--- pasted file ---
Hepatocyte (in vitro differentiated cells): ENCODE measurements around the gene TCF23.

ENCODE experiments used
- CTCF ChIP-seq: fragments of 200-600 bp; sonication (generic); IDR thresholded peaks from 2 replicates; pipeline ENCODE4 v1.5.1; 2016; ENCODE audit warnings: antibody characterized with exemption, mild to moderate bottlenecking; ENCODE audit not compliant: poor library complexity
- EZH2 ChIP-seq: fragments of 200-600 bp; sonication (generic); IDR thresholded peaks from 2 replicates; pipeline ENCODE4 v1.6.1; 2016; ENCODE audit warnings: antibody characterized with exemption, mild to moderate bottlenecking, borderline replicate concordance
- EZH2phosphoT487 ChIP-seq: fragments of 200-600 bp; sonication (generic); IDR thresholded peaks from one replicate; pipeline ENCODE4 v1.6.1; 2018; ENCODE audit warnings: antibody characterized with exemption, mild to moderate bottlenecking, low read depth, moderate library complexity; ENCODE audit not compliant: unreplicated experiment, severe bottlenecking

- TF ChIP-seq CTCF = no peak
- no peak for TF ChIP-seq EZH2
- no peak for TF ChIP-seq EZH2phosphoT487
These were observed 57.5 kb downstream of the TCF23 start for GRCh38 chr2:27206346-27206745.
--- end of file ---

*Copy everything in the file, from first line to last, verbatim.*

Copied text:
Hepatocyte (in vitro differentiated cells): ENCODE measurements around the gene TCF23.

ENCODE experiments used
- CTCF ChIP-seq: fragments of 200-600 bp; sonication (generic); IDR thresholded peaks from 2 replicates; pipeline ENCODE4 v1.5.1; 2016; ENCODE audit warnings: antibody characterized with exemption, mild to moderate bottlenecking; ENCODE audit not compliant: poor library complexity
- EZH2 ChIP-seq: fragments of 200-600 bp; sonication (generic); IDR thresholded peaks from 2 replicates; pipeline ENCODE4 v1.6.1; 2016; ENCODE audit warnings: antibody characterized with exemption, mild to moderate bottlenecking, borderline replicate concordance
- EZH2phosphoT487 ChIP-seq: fragments of 200-600 bp; sonication (generic); IDR thresholded peaks from one replicate; pipeline ENCODE4 v1.6.1; 2018; ENCODE audit warnings: antibody characterized with exemption, mild to moderate bottlenecking, low read depth, moderate library complexity; ENCODE audit not compliant: unreplicated experiment, severe bottlenecking

- TF ChIP-seq CTCF = no peak
- no peak for TF ChIP-seq EZH2
- no peak for TF ChIP-seq EZH2phosphoT487
These were observed 57.5 kb downstream of the TCF23 start for GRCh38 chr2:27206346-27206745.